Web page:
The disadvantage is that if a transmitter does not send any data (signals), the corresponding period of time remains unused. In such a case, the transmission channel is not optimally utilized.

Asynchronous process

asynchronous procedure

The asynchronous method (abbreviation ATD for Asynchronous Time Division ) avoids the disadvantage of the synchronous method, so that unused, assigned time segments can also be occupied by other data streams. This is done by only allowing those transmitters to access the transmission channel that are actually sending data (signals). However, because the unambiguous assignment of time period and data stream is lost, it is necessary to add channel information (other names: header, channel identifier) ​​to each data packet. Using this channel information, the demultiplexer can reassign the data packets to the correct stream at the destination of the transmission channel. This is why the asynchronous method is also sometimes referred to as address multiplexing or label multiplexing . This needs-based allocation of the time segments means that the transmission channel is used very economically. If all transmitters transmit data (signals), all receive a constant data transmission rate. Free time periods due to inactive transmitters are also used by the other transmitters, which increases their data transmission rate. This is then also called dynamic multiplexing . The disadvantage is that the data packets become larger due to the channel information and the effort involved in demultiplexing.

Flexible time division multiplex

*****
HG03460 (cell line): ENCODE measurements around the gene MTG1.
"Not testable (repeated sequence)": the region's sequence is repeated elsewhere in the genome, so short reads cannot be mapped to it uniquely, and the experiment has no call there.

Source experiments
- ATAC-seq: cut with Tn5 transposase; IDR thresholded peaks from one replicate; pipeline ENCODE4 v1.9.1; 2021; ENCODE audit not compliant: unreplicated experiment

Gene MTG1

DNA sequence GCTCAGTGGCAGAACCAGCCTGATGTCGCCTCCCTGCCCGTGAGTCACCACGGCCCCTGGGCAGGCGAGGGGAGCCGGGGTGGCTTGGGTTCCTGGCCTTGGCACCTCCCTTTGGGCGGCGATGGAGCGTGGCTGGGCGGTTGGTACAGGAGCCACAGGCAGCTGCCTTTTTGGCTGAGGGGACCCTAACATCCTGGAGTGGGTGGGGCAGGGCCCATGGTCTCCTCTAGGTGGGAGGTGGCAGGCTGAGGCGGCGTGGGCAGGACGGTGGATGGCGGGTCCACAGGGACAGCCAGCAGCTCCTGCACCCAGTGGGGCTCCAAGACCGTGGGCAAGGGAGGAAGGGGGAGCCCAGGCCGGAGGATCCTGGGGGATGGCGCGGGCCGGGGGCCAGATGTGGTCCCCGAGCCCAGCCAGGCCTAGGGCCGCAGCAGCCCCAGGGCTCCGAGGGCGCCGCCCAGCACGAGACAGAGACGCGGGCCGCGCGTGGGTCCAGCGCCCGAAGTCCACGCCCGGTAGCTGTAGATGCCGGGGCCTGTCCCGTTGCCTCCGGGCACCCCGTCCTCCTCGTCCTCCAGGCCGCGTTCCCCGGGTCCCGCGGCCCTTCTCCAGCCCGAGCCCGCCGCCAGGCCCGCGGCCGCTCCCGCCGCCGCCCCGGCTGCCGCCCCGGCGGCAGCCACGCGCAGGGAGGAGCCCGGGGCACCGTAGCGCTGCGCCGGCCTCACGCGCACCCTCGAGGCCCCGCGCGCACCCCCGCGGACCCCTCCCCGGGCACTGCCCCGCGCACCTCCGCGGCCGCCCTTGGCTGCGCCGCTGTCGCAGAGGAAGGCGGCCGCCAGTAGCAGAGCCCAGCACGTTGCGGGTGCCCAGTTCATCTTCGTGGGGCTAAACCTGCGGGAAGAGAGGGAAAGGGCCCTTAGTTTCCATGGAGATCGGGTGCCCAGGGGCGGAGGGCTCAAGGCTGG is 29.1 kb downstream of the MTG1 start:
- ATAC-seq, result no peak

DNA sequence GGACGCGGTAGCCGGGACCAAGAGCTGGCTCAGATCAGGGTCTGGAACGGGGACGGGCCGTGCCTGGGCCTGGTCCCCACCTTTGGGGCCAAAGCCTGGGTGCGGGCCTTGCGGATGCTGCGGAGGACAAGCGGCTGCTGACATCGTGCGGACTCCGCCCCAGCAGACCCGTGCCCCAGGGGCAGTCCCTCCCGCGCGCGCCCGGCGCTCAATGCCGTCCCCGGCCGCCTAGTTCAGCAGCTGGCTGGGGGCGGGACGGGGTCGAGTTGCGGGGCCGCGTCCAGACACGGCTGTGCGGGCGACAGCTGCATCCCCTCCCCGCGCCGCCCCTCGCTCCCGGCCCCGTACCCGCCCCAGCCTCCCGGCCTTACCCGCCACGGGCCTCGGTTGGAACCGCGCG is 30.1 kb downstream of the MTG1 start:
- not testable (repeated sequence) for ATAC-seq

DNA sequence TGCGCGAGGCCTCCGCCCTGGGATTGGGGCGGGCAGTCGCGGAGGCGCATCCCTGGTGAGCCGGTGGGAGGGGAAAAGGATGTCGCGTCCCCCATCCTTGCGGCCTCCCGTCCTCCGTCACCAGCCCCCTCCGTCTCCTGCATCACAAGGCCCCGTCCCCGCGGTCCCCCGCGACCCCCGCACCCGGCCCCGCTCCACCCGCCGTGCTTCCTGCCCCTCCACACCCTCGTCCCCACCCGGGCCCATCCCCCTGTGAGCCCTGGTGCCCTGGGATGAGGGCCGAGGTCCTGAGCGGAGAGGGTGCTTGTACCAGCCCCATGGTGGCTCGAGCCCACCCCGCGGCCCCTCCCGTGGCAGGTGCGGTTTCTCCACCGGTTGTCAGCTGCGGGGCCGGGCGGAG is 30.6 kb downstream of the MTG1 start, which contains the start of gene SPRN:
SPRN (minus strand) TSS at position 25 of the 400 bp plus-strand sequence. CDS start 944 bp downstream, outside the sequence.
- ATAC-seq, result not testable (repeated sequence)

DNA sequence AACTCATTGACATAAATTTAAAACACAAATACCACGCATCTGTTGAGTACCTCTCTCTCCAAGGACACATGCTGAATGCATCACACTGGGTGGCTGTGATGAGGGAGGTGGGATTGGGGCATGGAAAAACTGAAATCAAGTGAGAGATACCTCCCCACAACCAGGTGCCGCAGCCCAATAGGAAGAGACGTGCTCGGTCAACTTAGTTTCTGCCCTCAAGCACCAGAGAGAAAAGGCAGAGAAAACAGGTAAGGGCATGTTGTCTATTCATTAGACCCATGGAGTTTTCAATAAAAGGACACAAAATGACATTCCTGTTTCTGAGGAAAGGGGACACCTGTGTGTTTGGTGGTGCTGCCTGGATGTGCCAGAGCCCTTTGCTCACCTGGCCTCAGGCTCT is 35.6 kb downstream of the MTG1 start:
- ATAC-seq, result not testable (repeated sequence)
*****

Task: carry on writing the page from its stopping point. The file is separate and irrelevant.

The flexible time division multiple access (FTDMA) method is also known as the minislot method. The method is advantageous when there are few requirements in terms of latency. The method is e.g. B. used to transmit dynamic segments in FlexRay .

Time division multiplex in human-machine communication

Since human perception is not able to resolve optical stimuli very highly in terms of time, it is advisable for displays such as screens or LEDs to output the information using time division multiplexing. Since people cannot type as fast as they want, similar considerations apply to inputs, for example on keyboards. With the multiplex method it is possible to reduce the wiring effort compared to individually connected LEDs or buttons (depending on their number considerably). This type of time division multiplex could be classified under “asynchronous”, but because of the different objective compared to message transmission, such a classification is generally not carried out.

Displays and input keys in matrix circuit

Arrangement of 35 light-emitting diodes as a 7 × 5 matrix

Several display elements, for example light-emitting diodes, are interconnected to form a matrix arrangement . Each row or column can be controlled one after the other via electronic switches (transistors, not shown in the picture) connected to the row or column connections. This activation takes place so quickly that all activated elements appear to light up simultaneously to the eye; see the animation in the introduction of the article. In general, care must be taken to ensure that the current only takes the direct current path through the display element in the intersection area of ​​the activated row and column (decoupling). The indirect route via several display elements is undesirable. When using light-emitting diodes, the decoupling takes place because they only conduct electricity in one direction.

In addition to the obvious interconnection of a matrix display to form a matrix circuit , several apparently individual light-emitting diodes can also be interconnected in one device to form a matrix circuit.